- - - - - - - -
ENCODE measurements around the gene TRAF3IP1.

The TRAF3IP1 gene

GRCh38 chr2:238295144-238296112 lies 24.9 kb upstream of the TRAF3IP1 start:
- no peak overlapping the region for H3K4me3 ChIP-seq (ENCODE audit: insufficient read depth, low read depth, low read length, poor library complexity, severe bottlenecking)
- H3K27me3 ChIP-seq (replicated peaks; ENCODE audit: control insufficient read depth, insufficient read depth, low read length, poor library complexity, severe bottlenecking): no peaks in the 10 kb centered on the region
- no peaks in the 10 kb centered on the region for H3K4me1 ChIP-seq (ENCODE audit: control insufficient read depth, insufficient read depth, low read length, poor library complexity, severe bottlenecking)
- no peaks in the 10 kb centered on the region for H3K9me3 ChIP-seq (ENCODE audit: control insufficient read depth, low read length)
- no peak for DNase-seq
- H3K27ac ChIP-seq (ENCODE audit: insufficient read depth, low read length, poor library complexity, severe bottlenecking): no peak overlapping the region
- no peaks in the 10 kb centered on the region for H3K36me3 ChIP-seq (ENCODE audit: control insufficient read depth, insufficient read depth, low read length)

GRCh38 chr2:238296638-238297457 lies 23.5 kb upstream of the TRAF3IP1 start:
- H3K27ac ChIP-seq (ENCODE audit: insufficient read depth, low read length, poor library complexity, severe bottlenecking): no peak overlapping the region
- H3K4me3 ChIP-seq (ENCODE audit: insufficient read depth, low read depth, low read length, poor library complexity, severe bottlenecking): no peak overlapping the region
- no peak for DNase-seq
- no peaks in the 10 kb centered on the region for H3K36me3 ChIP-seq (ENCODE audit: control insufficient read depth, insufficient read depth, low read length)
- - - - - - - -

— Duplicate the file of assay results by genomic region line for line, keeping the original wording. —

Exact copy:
ENCODE measurements around the gene TRAF3IP1.

The TRAF3IP1 gene

GRCh38 chr2:238295144-238296112 lies 24.9 kb upstream of the TRAF3IP1 start:
- no peak overlapping the region for H3K4me3 ChIP-seq (ENCODE audit: insufficient read depth, low read depth, low read length, poor library complexity, severe bottlenecking)
- H3K27me3 ChIP-seq (replicated peaks; ENCODE audit: control insufficient read depth, insufficient read depth, low read length, poor library complexity, severe bottlenecking): no peaks in the 10 kb centered on the region
- no peaks in the 10 kb centered on the region for H3K4me1 ChIP-seq (ENCODE audit: control insufficient read depth, insufficient read depth, low read length, poor library complexity, severe bottlenecking)
- no peaks in the 10 kb centered on the region for H3K9me3 ChIP-seq (ENCODE audit: control insufficient read depth, low read length)
- no peak for DNase-seq
- H3K27ac ChIP-seq (ENCODE audit: insufficient read depth, low read length, poor library complexity, severe bottlenecking): no peak overlapping the region
- no peaks in the 10 kb centered on the region for H3K36me3 ChIP-seq (ENCODE audit: control insufficient read depth, insufficient read depth, low read length)

GRCh38 chr2:238296638-238297457 lies 23.5 kb upstream of the TRAF3IP1 start:
- H3K27ac ChIP-seq (ENCODE audit: insufficient read depth, low read length, poor library complexity, severe bottlenecking): no peak overlapping the region
- H3K4me3 ChIP-seq (ENCODE audit: insufficient read depth, low read depth, low read length, poor library complexity, severe bottlenecking): no peak overlapping the region
- no peak for DNase-seq
- no peaks in the 10 kb centered on the region for H3K36me3 ChIP-seq (ENCODE audit: control insufficient read depth, insufficient read depth, low read length)